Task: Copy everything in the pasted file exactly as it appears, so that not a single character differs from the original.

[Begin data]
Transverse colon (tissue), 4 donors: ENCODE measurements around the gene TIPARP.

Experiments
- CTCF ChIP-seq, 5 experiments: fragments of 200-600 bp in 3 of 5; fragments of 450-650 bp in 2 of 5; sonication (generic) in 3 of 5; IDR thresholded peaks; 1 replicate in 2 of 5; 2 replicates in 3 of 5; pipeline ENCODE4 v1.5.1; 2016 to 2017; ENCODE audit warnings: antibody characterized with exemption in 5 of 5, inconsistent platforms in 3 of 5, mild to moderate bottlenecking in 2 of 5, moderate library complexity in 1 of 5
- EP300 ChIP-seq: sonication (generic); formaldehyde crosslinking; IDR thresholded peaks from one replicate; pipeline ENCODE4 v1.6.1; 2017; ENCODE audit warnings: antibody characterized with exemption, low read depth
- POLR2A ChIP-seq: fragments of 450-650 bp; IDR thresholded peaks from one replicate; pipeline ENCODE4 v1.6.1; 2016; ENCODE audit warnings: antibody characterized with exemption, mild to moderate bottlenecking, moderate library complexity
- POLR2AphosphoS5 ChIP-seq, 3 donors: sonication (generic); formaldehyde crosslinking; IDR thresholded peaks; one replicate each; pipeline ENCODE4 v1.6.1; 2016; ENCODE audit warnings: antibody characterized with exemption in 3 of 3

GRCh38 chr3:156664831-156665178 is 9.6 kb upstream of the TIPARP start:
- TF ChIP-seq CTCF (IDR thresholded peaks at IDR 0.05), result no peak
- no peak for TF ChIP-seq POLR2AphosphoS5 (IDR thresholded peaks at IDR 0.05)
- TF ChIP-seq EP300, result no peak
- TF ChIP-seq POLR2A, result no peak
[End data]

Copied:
Transverse colon (tissue), 4 donors: ENCODE measurements around the gene TIPARP.

Experiments
- CTCF ChIP-seq, 5 experiments: fragments of 200-600 bp in 3 of 5; fragments of 450-650 bp in 2 of 5; sonication (generic) in 3 of 5; IDR thresholded peaks; 1 replicate in 2 of 5; 2 replicates in 3 of 5; pipeline ENCODE4 v1.5.1; 2016 to 2017; ENCODE audit warnings: antibody characterized with exemption in 5 of 5, inconsistent platforms in 3 of 5, mild to moderate bottlenecking in 2 of 5, moderate library complexity in 1 of 5
- EP300 ChIP-seq: sonication (generic); formaldehyde crosslinking; IDR thresholded peaks from one replicate; pipeline ENCODE4 v1.6.1; 2017; ENCODE audit warnings: antibody characterized with exemption, low read depth
- POLR2A ChIP-seq: fragments of 450-650 bp; IDR thresholded peaks from one replicate; pipeline ENCODE4 v1.6.1; 2016; ENCODE audit warnings: antibody characterized with exemption, mild to moderate bottlenecking, moderate library complexity
- POLR2AphosphoS5 ChIP-seq, 3 donors: sonication (generic); formaldehyde crosslinking; IDR thresholded peaks; one replicate each; pipeline ENCODE4 v1.6.1; 2016; ENCODE audit warnings: antibody characterized with exemption in 3 of 3

GRCh38 chr3:156664831-156665178 is 9.6 kb upstream of the TIPARP start:
- TF ChIP-seq CTCF (IDR thresholded peaks at IDR 0.05), result no peak
- no peak for TF ChIP-seq POLR2AphosphoS5 (IDR thresholded peaks at IDR 0.05)
- TF ChIP-seq EP300, result no peak
- TF ChIP-seq POLR2A, result no peak